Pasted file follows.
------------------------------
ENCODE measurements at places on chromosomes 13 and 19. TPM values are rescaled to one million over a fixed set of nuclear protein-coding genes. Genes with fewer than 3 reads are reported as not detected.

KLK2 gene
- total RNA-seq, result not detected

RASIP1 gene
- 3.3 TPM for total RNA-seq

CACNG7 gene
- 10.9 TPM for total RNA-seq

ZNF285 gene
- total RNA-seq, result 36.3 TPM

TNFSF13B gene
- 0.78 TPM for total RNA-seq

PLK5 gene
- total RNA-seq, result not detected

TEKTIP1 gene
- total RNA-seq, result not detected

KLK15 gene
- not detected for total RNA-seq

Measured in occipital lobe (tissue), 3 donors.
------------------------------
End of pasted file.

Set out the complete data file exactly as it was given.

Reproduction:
ENCODE measurements at places on chromosomes 13 and 19. TPM values are rescaled to one million over a fixed set of nuclear protein-coding genes. Genes with fewer than 3 reads are reported as not detected.

KLK2 gene
- total RNA-seq, result not detected

RASIP1 gene
- 3.3 TPM for total RNA-seq

CACNG7 gene
- 10.9 TPM for total RNA-seq

ZNF285 gene
- total RNA-seq, result 36.3 TPM

TNFSF13B gene
- 0.78 TPM for total RNA-seq

PLK5 gene
- total RNA-seq, result not detected

TEKTIP1 gene
- total RNA-seq, result not detected

KLK15 gene
- not detected for total RNA-seq

Measured in occipital lobe (tissue), 3 donors.